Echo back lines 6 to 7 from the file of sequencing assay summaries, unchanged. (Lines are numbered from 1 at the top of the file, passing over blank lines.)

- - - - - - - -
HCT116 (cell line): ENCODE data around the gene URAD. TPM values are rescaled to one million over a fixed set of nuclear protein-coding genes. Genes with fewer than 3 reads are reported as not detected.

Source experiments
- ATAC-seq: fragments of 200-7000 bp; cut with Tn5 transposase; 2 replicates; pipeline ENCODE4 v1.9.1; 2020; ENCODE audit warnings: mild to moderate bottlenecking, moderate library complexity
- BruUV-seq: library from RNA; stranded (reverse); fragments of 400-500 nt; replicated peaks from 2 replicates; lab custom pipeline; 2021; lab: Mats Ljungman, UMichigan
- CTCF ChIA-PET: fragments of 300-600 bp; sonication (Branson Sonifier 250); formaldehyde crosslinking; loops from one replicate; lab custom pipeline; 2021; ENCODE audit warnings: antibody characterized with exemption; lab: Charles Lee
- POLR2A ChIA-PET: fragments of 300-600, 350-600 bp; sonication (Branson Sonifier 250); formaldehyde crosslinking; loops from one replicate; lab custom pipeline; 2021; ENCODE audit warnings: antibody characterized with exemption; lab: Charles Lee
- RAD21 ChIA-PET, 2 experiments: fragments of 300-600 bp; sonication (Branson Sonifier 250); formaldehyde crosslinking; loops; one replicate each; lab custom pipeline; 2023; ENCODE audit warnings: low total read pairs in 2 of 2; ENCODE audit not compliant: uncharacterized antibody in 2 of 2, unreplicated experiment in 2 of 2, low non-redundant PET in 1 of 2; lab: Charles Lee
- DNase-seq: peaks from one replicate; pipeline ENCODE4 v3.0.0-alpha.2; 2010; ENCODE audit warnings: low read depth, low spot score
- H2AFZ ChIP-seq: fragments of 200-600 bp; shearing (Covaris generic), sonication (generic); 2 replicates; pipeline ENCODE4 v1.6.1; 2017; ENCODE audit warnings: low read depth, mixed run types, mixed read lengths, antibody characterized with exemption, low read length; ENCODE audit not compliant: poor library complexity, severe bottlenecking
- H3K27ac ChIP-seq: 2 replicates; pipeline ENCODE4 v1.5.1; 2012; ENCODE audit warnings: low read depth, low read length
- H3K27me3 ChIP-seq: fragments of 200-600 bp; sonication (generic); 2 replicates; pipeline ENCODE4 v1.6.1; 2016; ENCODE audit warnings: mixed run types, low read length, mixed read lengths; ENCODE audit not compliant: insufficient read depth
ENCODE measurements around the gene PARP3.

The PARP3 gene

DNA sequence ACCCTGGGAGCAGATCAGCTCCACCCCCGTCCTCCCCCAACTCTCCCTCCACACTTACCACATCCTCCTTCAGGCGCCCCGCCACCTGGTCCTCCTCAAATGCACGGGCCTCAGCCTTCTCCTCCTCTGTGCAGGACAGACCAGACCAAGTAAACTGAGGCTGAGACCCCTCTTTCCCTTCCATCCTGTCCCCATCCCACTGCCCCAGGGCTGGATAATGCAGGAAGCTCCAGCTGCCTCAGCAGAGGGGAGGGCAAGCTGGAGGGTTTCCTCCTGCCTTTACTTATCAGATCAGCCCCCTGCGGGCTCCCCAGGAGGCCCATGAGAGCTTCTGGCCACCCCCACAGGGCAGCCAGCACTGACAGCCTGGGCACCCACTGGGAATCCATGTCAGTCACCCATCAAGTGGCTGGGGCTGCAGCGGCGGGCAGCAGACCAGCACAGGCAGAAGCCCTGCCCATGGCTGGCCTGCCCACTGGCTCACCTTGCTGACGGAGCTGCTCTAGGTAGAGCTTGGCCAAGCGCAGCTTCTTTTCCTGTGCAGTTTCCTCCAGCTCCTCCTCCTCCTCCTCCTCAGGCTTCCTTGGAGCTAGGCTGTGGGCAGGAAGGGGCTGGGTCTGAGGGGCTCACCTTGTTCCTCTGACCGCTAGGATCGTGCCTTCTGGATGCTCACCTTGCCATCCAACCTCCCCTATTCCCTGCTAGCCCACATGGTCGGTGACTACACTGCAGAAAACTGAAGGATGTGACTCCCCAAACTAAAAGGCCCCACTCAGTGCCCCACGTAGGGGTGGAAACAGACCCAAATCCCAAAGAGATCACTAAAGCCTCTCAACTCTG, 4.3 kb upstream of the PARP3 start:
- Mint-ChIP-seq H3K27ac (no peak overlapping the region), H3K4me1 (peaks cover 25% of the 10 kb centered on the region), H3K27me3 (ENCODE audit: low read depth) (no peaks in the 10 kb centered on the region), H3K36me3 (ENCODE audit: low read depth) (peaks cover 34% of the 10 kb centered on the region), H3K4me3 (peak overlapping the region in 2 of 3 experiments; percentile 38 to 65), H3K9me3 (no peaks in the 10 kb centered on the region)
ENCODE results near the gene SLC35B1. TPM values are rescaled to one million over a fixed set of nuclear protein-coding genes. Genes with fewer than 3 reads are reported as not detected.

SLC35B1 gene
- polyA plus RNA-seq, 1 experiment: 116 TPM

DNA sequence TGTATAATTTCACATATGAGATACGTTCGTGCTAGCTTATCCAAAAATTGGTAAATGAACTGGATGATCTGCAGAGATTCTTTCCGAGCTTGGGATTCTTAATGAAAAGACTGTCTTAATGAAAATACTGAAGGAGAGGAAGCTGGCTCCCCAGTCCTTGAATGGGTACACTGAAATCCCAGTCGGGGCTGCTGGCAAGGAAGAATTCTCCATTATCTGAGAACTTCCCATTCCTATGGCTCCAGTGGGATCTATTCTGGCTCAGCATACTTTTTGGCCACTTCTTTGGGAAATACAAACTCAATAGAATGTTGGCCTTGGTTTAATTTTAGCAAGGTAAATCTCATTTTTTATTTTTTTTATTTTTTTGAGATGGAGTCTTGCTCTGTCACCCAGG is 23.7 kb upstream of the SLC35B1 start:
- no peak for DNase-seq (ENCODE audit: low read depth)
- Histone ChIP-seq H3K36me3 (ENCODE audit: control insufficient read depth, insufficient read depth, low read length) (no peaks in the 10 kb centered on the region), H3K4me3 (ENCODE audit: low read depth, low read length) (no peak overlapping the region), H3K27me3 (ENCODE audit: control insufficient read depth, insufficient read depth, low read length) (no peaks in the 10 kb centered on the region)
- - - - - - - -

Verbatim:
- POLR2A ChIA-PET: fragments of 300-600, 350-600 bp; sonication (Branson Sonifier 250); formaldehyde crosslinking; loops from one replicate; lab custom pipeline; 2021; ENCODE audit warnings: antibody characterized with exemption; lab: Charles Lee
- RAD21 ChIA-PET, 2 experiments: fragments of 300-600 bp; sonication (Branson Sonifier 250); formaldehyde crosslinking; loops; one replicate each; lab custom pipeline; 2023; ENCODE audit warnings: low total read pairs in 2 of 2; ENCODE audit not compliant: uncharacterized antibody in 2 of 2, unreplicated experiment in 2 of 2, low non-redundant PET in 1 of 2; lab: Charles Lee